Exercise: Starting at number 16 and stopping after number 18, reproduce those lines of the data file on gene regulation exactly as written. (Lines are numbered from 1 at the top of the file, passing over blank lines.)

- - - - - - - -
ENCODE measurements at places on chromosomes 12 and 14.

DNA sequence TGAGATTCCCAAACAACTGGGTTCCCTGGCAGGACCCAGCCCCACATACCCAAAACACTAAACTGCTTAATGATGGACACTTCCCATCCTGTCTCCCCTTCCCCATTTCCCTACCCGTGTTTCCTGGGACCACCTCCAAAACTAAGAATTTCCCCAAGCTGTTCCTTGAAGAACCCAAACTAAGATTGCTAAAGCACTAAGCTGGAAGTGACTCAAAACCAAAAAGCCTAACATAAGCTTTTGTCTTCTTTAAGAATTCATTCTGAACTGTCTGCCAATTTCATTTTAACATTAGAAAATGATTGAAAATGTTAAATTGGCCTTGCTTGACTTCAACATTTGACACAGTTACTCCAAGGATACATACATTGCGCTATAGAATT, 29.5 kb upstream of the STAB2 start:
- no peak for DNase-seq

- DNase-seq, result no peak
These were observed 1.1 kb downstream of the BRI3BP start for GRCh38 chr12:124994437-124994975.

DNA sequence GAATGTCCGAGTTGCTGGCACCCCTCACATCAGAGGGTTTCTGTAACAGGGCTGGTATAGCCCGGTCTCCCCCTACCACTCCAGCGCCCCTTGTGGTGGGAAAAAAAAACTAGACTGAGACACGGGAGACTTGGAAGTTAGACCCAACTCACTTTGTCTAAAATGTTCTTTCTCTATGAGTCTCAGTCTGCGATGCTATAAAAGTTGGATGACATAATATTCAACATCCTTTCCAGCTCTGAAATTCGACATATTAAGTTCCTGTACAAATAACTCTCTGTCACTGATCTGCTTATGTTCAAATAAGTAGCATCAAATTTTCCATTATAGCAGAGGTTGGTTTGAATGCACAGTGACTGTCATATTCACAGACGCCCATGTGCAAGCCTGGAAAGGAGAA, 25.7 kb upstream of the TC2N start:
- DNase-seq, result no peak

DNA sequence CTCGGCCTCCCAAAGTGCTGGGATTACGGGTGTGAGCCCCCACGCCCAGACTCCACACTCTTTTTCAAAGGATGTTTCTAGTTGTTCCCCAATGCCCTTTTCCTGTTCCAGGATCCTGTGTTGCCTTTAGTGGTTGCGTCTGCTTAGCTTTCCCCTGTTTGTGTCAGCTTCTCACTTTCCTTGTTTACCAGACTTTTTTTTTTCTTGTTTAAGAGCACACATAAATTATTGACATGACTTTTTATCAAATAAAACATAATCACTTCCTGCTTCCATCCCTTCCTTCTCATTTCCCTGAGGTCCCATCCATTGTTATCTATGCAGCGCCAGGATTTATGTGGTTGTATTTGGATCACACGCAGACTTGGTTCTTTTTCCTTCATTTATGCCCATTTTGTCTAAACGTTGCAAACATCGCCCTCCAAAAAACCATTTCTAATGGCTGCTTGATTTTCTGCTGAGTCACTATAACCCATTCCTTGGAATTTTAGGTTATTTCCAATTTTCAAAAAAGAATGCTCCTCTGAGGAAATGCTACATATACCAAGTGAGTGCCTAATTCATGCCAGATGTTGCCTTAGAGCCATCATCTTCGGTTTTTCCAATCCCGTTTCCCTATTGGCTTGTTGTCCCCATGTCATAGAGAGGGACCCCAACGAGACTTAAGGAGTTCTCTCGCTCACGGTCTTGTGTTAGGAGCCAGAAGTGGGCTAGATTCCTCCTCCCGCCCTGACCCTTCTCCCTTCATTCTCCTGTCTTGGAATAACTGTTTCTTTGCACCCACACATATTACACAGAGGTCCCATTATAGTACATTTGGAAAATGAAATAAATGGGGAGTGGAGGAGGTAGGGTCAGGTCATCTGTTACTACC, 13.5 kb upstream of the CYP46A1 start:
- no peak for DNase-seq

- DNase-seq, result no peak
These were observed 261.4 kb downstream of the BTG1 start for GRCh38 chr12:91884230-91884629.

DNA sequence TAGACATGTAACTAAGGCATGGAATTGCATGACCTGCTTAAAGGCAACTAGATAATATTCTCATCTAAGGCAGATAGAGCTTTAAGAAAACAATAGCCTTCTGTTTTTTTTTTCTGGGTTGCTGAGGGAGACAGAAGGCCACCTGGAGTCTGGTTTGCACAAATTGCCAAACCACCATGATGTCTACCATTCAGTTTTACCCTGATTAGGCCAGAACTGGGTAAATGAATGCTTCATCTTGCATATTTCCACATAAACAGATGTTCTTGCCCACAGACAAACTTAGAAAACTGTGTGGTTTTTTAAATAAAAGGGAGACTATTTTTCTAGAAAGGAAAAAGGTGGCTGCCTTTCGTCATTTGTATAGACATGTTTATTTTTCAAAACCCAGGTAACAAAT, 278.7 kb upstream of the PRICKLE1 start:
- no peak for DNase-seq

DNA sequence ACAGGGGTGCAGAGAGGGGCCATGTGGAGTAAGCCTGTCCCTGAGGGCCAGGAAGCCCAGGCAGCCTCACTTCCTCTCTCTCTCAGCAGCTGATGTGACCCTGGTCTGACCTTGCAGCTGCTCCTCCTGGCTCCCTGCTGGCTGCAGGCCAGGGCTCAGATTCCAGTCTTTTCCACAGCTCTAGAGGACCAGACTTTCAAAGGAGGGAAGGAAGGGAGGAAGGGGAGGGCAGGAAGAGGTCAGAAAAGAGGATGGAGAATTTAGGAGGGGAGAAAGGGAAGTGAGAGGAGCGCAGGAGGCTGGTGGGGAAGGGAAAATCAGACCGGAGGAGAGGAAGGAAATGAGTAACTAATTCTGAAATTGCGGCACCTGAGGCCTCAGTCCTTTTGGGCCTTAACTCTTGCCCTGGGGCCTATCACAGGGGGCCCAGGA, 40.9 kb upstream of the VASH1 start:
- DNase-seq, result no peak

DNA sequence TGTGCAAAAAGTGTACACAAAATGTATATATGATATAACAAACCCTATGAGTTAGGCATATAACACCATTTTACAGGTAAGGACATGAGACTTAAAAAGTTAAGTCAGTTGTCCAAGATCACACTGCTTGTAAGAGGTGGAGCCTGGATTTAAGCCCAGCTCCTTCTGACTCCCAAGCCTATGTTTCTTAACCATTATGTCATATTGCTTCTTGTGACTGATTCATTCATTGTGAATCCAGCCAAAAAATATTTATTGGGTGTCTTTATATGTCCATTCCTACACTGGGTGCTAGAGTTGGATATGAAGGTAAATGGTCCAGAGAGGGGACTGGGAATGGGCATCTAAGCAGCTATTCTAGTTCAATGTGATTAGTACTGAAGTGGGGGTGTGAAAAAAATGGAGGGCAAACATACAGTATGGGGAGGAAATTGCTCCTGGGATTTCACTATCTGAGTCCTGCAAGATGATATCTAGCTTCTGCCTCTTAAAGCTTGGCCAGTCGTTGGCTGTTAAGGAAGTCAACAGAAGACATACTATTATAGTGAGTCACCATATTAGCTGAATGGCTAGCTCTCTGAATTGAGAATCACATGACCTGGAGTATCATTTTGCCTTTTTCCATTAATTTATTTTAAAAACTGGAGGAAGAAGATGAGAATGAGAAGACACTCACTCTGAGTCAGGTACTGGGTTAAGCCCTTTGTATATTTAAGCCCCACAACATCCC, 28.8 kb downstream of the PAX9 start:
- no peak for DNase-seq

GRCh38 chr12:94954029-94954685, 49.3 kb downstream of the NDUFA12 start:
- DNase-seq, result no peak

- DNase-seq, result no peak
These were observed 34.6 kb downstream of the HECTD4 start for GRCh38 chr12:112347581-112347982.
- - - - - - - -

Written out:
DNA sequence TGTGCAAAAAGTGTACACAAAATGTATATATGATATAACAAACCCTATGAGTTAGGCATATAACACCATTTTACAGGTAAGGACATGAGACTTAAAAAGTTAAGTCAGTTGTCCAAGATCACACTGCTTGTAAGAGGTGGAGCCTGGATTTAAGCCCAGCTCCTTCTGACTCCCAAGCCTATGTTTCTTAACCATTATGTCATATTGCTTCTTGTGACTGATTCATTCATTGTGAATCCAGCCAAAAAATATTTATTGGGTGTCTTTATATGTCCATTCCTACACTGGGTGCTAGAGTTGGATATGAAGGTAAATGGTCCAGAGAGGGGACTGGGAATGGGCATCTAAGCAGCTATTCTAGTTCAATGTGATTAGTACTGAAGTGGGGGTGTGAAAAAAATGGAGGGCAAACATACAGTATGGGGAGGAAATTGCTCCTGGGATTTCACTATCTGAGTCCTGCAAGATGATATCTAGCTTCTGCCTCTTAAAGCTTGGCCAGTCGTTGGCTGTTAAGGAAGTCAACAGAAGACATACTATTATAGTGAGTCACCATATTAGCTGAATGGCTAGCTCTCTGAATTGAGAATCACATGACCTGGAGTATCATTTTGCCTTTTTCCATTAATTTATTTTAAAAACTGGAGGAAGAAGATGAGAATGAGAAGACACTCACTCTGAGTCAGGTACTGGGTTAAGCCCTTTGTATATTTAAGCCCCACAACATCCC, 28.8 kb downstream of the PAX9 start:
- no peak for DNase-seq

GRCh38 chr12:94954029-94954685, 49.3 kb downstream of the NDUFA12 start: